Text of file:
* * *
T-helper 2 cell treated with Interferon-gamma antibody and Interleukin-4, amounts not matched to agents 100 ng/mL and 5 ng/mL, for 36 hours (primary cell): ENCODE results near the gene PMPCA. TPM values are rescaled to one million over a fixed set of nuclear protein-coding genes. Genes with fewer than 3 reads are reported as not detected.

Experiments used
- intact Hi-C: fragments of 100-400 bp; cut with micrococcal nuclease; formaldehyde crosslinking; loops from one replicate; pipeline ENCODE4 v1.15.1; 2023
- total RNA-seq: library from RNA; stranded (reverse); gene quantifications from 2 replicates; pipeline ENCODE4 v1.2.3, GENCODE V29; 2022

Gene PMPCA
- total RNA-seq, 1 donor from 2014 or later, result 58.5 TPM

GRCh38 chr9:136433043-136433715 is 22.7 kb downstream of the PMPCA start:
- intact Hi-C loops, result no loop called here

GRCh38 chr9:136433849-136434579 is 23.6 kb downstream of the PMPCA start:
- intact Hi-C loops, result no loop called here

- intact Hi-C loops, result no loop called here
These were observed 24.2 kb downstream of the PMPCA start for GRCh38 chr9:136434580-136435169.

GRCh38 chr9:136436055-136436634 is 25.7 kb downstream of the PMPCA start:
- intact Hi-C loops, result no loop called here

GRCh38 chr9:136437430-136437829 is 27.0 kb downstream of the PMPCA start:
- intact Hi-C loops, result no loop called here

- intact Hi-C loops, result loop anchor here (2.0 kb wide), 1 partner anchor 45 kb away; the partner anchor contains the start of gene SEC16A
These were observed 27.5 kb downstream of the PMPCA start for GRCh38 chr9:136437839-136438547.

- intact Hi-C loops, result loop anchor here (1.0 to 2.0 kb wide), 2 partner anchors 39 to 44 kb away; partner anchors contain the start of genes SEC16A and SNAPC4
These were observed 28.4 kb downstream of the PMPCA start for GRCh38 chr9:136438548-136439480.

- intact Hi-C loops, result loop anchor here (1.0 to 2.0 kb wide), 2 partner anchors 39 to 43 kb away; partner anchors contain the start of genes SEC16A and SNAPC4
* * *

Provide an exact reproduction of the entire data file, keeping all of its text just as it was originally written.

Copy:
T-helper 2 cell treated with Interferon-gamma antibody and Interleukin-4, amounts not matched to agents 100 ng/mL and 5 ng/mL, for 36 hours (primary cell): ENCODE results near the gene PMPCA. TPM values are rescaled to one million over a fixed set of nuclear protein-coding genes. Genes with fewer than 3 reads are reported as not detected.

Experiments used
- intact Hi-C: fragments of 100-400 bp; cut with micrococcal nuclease; formaldehyde crosslinking; loops from one replicate; pipeline ENCODE4 v1.15.1; 2023
- total RNA-seq: library from RNA; stranded (reverse); gene quantifications from 2 replicates; pipeline ENCODE4 v1.2.3, GENCODE V29; 2022

Gene PMPCA
- total RNA-seq, 1 donor from 2014 or later, result 58.5 TPM

GRCh38 chr9:136433043-136433715 is 22.7 kb downstream of the PMPCA start:
- intact Hi-C loops, result no loop called here

GRCh38 chr9:136433849-136434579 is 23.6 kb downstream of the PMPCA start:
- intact Hi-C loops, result no loop called here

- intact Hi-C loops, result no loop called here
These were observed 24.2 kb downstream of the PMPCA start for GRCh38 chr9:136434580-136435169.

GRCh38 chr9:136436055-136436634 is 25.7 kb downstream of the PMPCA start:
- intact Hi-C loops, result no loop called here

GRCh38 chr9:136437430-136437829 is 27.0 kb downstream of the PMPCA start:
- intact Hi-C loops, result no loop called here

- intact Hi-C loops, result loop anchor here (2.0 kb wide), 1 partner anchor 45 kb away; the partner anchor contains the start of gene SEC16A
These were observed 27.5 kb downstream of the PMPCA start for GRCh38 chr9:136437839-136438547.

- intact Hi-C loops, result loop anchor here (1.0 to 2.0 kb wide), 2 partner anchors 39 to 44 kb away; partner anchors contain the start of genes SEC16A and SNAPC4
These were observed 28.4 kb downstream of the PMPCA start for GRCh38 chr9:136438548-136439480.

- intact Hi-C loops, result loop anchor here (1.0 to 2.0 kb wide), 2 partner anchors 39 to 43 kb away; partner anchors contain the start of genes SEC16A and SNAPC4